As an archaeologist I have always been fascinated with the remains of past human societies which lie preserved in the ground beneath our feet. There are some areas in which archaeological remains are exceptionally well preserved. The Severn Levels is one such area.
Within the clays and peats which line the banks of the Severn Estuary are the remains of settlement, hunting and fishing activities which stretch back thousands of years. Among the most evocative remains are the footprints of animals and humans, including those of small children, preserved in the estuarine silts. These footprints date from between 8000 and 6400 years ago, at a time when the ice caps still held large volumes of water, sea levels were lower, and oak forests grew in the areas which today lie within the intertidal zone.
Jethro, my artist partner, and I are interested in the connection between climate and sea level change, and so, with evidence of sea level change in the past, a trip to the Severn Estuary seemed a good place to start.
|The Severn Estuary and the sediments which hold evidence of sea level change in the past|
Initially I set out to find the blue/grey marine clays and peats which are evidence of changing sea levels and former periods of marine inundation. However, as I squelched my way through the mud, leaving deep-set footprints behind me, I began to think of the Mesolithic footprints, and all those which had marked the shoreline since. I started to look more carefully at the footprints in the mud around me; those of people, dogs and birds.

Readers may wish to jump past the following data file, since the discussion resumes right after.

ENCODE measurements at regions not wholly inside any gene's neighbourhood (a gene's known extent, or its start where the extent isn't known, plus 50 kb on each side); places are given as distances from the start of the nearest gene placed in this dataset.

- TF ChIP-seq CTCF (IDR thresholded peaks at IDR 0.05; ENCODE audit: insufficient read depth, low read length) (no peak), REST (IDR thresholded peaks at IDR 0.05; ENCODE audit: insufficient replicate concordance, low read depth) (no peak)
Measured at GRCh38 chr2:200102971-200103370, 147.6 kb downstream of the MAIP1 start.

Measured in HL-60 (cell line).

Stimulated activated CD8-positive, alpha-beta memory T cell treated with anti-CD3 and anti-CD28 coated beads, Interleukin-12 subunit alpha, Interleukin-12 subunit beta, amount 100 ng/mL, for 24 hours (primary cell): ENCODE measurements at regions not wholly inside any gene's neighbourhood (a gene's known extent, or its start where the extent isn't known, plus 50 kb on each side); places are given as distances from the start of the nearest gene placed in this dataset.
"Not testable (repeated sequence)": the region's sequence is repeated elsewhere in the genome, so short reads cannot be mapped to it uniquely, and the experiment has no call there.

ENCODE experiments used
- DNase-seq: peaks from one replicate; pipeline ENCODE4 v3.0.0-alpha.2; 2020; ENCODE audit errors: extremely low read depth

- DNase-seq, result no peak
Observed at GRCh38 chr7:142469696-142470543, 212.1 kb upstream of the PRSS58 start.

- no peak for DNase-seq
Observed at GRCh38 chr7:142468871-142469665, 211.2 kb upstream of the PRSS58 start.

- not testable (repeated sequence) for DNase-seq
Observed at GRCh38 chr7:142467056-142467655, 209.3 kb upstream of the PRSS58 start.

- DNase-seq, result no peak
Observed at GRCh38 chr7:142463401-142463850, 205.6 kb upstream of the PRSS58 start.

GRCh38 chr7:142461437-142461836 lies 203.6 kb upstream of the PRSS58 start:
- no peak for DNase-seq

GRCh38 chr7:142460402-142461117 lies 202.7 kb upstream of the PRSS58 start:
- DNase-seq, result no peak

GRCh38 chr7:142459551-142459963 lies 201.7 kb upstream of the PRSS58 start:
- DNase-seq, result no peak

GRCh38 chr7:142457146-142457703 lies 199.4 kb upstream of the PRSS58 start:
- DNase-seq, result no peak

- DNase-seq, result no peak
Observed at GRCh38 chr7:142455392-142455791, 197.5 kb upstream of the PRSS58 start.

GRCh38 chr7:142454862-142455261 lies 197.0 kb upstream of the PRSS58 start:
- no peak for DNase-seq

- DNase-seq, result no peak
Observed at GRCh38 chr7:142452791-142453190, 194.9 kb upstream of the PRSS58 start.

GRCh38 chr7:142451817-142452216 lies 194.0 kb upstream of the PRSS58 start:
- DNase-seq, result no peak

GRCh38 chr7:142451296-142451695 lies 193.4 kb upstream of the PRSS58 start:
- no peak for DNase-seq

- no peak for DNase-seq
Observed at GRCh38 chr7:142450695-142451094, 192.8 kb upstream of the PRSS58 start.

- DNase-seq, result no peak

As I was photographing I had a chance encounter with another archaeologist walking the foreshore, whose research in this area has spanned well over a decade. In this time he has noticed changes not only to the archaeology, which erodes at an alarming rate, but also to the species living in the area today. I explained why I was photographing the footprints, and told him about our Paper Makers project, in response he informed me that he had seen Little Egrets while out walking- a species which had been rare when he started his work on the Severn Levels, but was now common.
When I got home I went through the day’s photographs, trying to identify what species were represented, and found that some of my photographs showed the tracks of the Little Egret:
|Tracks of the Little Egret- I think!|
After doing some more research I discovered that the species was once rare in the UK, being commonly found in the Mediterranean.
However, it is thought that, due to climate change, the species has expanded its range and is now common along the south coast of England and Wales. Having set out to look for past evidence of sea level change, reflecting different climatic conditions, I had perhaps stumbled onto evidence for climate change going on today! I look forward to exploring the Severn Estuary further with Jethro, and investigating what other signs can be found within the mud.